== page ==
Volunteers and staff see progress in grant-funded business
by Rick Jones | Presbyterian News Service
PLACENCIA, Belize — A little more than six years ago, the families living in remote villages in the Toledo region of Belize were facing some serious problems. Children were undernourished, barely attending school, and there was little income to be made.
That changed when the Presbyterian Committee on the Self-Development of People (SDOP) awarded a grant to a group of women in the village who wanted to forge their own path. The result was the Marigold Women’s Cooperative. A group of indigenous Mayan women used the seed money to open a roadside restaurant, creating employment opportunities and provide a new source of income to improve the village.
“This is where you see the power of cooperation between government and communities. The country’s Department of Cooperatives had done a great deal of capacity building before we came along. The ladies learned about sales, promotions, customer services, cooking, presenting and overall business basics,” said Lisa Leverette, chair of SDOP’s International Committee. “It’s one thing to have an idea to start a business, but it’s another thing to make it happen. When we came back, it looked so different, they had built their own building from the ground up, proving they were serious.”
SDOP committee members and staff have been visiting communities in southeast Belize all week, meeting with the business owners and seeing for themselves how groups are progressing. During the visit, the committee got some hands-on training in the kitchen, making tortillas and helping prepare a meal.
“With the support of our partners, like SDOP, we have been able to invest in solar panels to provide the power needed to run our freezers and store the food we grow,” said Sarah Ack, the secretary for the cooperative. “We’ve also been able to start a catering business and take the food by bike to work sites in the area.”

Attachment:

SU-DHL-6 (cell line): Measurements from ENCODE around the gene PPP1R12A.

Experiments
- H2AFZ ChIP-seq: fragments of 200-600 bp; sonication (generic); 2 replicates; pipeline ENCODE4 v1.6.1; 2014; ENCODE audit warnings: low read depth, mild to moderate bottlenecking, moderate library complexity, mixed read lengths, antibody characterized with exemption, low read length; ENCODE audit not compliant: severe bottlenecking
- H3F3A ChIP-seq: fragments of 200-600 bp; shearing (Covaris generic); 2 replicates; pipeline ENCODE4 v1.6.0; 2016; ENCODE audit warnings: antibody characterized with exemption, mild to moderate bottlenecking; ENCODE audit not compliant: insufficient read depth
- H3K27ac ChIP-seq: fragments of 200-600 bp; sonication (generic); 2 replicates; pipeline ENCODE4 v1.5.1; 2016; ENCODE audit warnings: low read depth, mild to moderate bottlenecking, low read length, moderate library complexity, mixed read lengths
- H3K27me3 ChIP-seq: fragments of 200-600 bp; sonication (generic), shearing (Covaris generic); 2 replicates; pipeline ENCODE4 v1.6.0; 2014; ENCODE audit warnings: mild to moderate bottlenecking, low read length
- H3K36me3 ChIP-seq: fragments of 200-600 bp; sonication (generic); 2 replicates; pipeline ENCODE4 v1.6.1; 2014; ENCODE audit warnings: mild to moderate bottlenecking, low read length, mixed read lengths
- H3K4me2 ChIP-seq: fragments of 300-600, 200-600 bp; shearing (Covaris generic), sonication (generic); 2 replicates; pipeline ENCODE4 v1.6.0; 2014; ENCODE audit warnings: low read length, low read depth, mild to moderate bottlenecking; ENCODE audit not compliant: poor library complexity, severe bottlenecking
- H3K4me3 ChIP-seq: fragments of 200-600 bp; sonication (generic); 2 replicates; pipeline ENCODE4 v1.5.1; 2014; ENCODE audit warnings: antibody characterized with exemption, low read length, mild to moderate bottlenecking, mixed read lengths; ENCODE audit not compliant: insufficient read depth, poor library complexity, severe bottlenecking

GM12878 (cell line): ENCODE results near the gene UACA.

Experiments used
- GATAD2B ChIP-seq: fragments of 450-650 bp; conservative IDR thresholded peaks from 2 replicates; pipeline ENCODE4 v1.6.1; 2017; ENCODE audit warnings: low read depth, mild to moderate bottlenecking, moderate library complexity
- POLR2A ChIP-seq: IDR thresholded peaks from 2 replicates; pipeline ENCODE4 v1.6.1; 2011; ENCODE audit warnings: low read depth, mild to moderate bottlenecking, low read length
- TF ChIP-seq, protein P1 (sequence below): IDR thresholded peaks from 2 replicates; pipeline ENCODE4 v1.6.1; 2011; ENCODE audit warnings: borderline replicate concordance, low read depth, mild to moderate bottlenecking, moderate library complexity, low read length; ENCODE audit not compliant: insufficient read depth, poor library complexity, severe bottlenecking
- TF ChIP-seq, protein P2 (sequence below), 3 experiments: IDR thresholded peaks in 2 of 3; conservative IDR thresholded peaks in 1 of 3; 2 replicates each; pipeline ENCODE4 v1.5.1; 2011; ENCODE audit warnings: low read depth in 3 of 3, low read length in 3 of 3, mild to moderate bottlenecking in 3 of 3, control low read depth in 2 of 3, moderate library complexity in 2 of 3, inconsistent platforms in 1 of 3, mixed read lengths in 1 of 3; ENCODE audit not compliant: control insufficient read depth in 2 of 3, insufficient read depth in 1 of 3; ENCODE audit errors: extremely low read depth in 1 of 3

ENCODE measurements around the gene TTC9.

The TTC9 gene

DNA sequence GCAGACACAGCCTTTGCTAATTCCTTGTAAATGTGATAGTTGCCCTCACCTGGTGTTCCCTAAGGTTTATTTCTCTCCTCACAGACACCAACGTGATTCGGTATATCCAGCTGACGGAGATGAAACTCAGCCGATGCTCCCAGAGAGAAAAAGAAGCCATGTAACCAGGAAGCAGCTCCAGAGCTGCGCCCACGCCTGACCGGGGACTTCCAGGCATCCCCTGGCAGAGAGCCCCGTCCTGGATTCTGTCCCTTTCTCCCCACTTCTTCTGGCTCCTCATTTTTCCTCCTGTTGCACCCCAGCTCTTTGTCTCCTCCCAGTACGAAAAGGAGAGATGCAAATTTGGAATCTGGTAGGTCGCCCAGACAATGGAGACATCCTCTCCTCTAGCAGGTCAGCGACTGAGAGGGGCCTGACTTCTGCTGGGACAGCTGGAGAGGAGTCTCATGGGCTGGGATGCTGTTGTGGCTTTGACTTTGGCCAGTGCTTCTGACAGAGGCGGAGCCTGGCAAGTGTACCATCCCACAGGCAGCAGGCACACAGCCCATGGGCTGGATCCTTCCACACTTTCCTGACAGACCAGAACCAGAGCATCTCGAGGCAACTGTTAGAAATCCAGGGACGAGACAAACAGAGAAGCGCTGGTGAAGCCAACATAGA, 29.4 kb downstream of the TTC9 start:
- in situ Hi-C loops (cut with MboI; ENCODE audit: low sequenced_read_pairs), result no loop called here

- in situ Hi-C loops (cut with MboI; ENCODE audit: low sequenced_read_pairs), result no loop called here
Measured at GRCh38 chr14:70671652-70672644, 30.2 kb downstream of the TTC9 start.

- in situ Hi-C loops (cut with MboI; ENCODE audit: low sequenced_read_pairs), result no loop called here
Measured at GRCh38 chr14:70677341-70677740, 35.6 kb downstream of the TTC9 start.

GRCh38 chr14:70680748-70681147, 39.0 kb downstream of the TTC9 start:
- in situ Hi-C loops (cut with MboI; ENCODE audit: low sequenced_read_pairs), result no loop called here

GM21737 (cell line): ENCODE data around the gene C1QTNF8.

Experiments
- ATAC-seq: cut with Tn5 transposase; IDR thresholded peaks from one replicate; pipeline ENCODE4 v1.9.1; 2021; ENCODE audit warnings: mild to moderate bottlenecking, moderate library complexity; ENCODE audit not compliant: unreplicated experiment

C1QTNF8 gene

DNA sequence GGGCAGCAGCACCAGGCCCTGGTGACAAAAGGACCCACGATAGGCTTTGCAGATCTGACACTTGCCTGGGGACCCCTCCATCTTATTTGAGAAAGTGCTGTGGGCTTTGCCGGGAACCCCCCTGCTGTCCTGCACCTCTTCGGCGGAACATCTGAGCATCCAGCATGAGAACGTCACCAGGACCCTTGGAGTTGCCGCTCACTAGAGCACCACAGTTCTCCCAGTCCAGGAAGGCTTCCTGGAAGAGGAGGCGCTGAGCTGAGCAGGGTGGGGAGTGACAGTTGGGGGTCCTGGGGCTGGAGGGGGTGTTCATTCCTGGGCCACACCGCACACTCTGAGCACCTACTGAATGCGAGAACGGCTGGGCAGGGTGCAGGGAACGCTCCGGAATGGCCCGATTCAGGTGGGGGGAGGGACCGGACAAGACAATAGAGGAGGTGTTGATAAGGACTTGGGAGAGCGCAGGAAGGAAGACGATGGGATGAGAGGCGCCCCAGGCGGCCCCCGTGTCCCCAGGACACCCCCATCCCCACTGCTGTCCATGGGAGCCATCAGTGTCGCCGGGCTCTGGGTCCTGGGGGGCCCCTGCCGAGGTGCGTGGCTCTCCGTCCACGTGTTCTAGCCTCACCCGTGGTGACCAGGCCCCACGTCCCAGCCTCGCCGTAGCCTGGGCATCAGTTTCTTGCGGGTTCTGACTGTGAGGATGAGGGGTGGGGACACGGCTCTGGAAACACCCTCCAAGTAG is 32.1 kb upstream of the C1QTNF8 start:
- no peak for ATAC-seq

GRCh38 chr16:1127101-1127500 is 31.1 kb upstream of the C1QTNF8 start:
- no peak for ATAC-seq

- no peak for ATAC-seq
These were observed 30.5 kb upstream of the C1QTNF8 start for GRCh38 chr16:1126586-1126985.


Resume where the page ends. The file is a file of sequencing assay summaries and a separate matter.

Ack says having the freezer has also allowed them to expand product offerings by selling cold drinks and ice, which is a valuable commodity in the heat and humidity.
“We are now able to send our children to school as well branch out into crafts in addition to the food,” she said. “Marigold has helped raise the status of women in our community.”
Leverette was with SDOP during its initial visit to the community six years ago, and she says the difference is significant.
“I’m seeing people moving towards sustainability, a firm economic base beneath them with capacity and partners and a whole network to support them,” she said. “I have no doubt that this is going to generate income, sustainability, opportunity, education, job training and healthy food for this community for generations to come.”
This is the first visit to Belize for SDOP Coordinator, the Rev. Alonzo Johnson.
“I see joy and love in this community, a sense of provision and communal power,” he said. “To see the development, ingenuity and creativity happening here is truly amazing.”
Susan Dobkins will assume the role of International Committee chair in the coming months. This was also her first visit to Belize.
“Having traveled across other parts of Central America, I was really impressed with the structure the Marigold Women’s Cooperative has and I believe solar power is key to their success,” she said. “It’s so important in these rural areas. Those are the things that jump to mind and it seems they are on a path where the future is really bright and it’s gratifying to see that.”
SDOP volunteers and staff will be wrapping up their visit to Belize on Friday.
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